Rolling a seven: DOE/EIA diesel price now up that many weeks Rolling a seven DOEEIA diesel price now up that many

Rolling a seven: DOE/EIA diesel price now up that many weeks

For the seventh consecutive week, the Department of Energy/Energy Information Administration average retail diesel price has risen.

The latest move added 1.4 cents a gallon to the benchmark number, putting it at $3.727 a gallon. It is the second-smallest increase in the seven-week run of higher prices, with the streak having kicked off Sept. 20 with a 1.3-cent increase.

The price has now risen nine of the past 10 weeks.

However, there are signs of short-term weakening in the commodity price of diesel. The ultra low sulfur diesel price on the CME commodity exchange settled Monday at $2.5031 per gallon. That’s the lowest front-month contract settlement for ULSD since an Oct. 8 settlement of $2.4737.

There are also signs that diesel is no longer leading the pack among other petroleum contracts. Diesel prices had been rising at percentage gains more than those of the two global crude benchmarks, West Texas Intermediate and Brent. 

But a comparison of ULSD and Brent prices Monday, converted to gallons, showed a spread of 48.62 cents a gallon Monday, the first time that spread had been below 50 cents since Oct. 1.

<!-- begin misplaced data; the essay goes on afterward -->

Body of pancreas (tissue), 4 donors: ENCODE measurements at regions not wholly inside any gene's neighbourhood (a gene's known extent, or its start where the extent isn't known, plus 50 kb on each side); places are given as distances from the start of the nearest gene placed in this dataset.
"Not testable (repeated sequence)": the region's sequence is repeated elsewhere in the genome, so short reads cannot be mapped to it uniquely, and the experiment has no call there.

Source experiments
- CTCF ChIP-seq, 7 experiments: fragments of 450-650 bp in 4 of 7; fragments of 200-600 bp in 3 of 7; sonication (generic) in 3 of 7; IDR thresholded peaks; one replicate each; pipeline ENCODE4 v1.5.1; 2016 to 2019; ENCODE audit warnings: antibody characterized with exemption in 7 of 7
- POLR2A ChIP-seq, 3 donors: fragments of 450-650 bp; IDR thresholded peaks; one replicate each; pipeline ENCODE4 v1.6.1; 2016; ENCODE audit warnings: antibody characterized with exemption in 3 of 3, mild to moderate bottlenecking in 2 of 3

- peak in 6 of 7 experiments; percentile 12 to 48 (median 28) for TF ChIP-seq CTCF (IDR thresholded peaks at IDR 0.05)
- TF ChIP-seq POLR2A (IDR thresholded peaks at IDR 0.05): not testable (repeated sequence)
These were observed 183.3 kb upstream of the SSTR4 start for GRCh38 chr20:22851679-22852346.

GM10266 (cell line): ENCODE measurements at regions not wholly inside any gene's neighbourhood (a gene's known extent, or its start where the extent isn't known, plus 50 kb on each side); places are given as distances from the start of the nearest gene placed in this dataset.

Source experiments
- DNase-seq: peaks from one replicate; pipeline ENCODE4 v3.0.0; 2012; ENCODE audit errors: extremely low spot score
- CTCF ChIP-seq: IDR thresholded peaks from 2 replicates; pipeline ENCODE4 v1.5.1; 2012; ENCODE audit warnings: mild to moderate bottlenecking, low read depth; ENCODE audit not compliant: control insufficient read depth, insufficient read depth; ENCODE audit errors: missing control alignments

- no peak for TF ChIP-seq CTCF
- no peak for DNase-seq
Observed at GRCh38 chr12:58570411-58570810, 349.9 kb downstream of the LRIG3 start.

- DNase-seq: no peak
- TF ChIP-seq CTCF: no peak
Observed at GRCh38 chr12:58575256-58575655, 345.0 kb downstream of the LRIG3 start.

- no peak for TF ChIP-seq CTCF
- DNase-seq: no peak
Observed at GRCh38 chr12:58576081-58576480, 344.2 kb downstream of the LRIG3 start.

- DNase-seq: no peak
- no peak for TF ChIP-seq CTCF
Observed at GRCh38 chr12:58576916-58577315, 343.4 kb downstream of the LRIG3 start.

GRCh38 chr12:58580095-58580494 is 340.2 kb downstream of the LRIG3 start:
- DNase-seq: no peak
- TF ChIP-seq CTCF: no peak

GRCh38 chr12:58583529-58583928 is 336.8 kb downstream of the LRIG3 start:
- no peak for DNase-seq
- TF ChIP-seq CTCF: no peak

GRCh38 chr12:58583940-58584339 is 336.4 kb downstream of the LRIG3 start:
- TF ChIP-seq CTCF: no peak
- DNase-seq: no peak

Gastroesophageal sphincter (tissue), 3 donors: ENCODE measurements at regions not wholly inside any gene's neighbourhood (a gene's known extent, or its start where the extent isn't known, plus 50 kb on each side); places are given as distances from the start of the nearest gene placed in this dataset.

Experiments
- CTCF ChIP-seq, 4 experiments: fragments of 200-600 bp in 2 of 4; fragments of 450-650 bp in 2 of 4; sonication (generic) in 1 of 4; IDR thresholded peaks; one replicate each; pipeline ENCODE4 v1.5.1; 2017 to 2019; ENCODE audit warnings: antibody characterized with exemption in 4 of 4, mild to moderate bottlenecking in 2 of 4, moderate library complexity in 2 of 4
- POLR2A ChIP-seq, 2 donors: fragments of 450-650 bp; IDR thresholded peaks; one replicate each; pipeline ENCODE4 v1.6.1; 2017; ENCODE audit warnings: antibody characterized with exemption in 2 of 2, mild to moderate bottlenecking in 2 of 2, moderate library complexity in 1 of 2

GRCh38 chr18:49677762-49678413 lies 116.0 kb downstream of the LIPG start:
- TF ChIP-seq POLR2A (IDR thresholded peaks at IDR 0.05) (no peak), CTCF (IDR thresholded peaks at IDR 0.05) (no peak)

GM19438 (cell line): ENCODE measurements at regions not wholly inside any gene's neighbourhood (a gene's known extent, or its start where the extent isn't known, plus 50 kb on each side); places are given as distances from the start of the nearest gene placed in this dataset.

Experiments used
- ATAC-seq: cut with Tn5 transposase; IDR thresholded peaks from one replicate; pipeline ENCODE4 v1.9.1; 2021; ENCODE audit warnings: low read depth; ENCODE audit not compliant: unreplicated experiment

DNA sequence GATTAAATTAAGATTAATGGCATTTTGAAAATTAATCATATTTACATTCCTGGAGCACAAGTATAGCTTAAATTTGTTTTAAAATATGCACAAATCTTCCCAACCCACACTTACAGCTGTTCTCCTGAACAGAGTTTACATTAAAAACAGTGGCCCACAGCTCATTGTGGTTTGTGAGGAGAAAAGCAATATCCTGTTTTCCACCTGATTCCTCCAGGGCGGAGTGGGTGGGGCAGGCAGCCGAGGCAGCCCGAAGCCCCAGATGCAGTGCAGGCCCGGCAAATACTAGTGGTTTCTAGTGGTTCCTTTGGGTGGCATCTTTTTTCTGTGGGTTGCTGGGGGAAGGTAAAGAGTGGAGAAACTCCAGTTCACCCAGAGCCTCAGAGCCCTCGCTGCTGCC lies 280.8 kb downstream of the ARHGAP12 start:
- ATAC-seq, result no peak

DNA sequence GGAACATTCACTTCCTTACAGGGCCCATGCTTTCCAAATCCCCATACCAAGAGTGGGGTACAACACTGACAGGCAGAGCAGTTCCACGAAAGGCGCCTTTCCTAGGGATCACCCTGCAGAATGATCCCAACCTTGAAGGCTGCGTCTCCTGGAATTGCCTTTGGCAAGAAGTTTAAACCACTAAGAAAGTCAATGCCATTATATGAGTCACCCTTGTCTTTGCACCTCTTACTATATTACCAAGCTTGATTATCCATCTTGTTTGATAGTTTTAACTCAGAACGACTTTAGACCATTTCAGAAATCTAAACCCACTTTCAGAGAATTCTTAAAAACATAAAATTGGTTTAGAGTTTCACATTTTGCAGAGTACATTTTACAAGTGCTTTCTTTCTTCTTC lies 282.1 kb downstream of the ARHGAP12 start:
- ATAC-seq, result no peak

Another piece of good news for diesel consumers is that the spread between front-month ULSD and diesel to be delivered in 12 months narrowed to its lowest level since Oct. 21. That spread is driven primarily by inventories, with tight inventories leading to the front month growing in value relative to the 12th month. It recently was as wide as 21.77 cents but settled Monday at 18.78 cents a gallon, a possible sign that inventory tightness might be easing.

The OPEC+ group, which includes OPEC members as well as a large group of non-OPEC members led by Russia, is meeting Thursday to decide what to do with production in December. The group has been adding roughly 400,000 barrels a day of production each month since the spring. Despite calls by the Biden administration to put more oil on the market, statements coming out of several OPEC members in recent days suggested that production increases beyond the 400,000 barrels per day were not likely.

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